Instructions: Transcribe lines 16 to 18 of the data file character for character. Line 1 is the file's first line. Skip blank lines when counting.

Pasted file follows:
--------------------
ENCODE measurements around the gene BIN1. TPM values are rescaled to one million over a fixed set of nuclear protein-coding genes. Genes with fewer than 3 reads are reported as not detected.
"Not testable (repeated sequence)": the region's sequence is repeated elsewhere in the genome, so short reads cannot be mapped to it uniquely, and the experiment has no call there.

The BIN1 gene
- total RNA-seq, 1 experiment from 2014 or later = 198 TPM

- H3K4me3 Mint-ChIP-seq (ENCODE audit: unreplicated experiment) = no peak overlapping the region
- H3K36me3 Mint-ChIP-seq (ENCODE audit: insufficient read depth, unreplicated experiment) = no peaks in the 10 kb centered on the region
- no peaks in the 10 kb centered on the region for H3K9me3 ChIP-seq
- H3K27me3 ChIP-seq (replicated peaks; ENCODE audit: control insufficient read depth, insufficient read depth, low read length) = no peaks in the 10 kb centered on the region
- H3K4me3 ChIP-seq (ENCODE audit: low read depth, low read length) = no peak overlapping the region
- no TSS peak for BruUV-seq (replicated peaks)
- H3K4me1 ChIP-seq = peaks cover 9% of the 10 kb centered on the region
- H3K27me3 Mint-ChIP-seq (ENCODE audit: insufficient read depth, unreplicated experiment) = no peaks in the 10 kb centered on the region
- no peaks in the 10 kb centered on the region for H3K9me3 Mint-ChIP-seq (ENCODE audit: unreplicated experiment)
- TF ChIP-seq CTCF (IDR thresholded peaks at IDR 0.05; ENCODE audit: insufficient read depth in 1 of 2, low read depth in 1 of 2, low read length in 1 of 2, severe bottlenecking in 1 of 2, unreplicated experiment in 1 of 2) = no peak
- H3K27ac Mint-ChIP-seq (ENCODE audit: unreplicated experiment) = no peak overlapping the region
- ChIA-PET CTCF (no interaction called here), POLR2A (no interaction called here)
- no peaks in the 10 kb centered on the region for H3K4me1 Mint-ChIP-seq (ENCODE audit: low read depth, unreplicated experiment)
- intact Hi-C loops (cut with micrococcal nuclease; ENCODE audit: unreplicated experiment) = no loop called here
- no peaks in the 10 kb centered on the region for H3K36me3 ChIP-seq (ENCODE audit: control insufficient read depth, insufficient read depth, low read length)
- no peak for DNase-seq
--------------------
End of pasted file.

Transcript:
- ChIA-PET CTCF (no interaction called here), POLR2A (no interaction called here)
- no peaks in the 10 kb centered on the region for H3K4me1 Mint-ChIP-seq (ENCODE audit: low read depth, unreplicated experiment)
- intact Hi-C loops (cut with micrococcal nuclease; ENCODE audit: unreplicated experiment) = no loop called here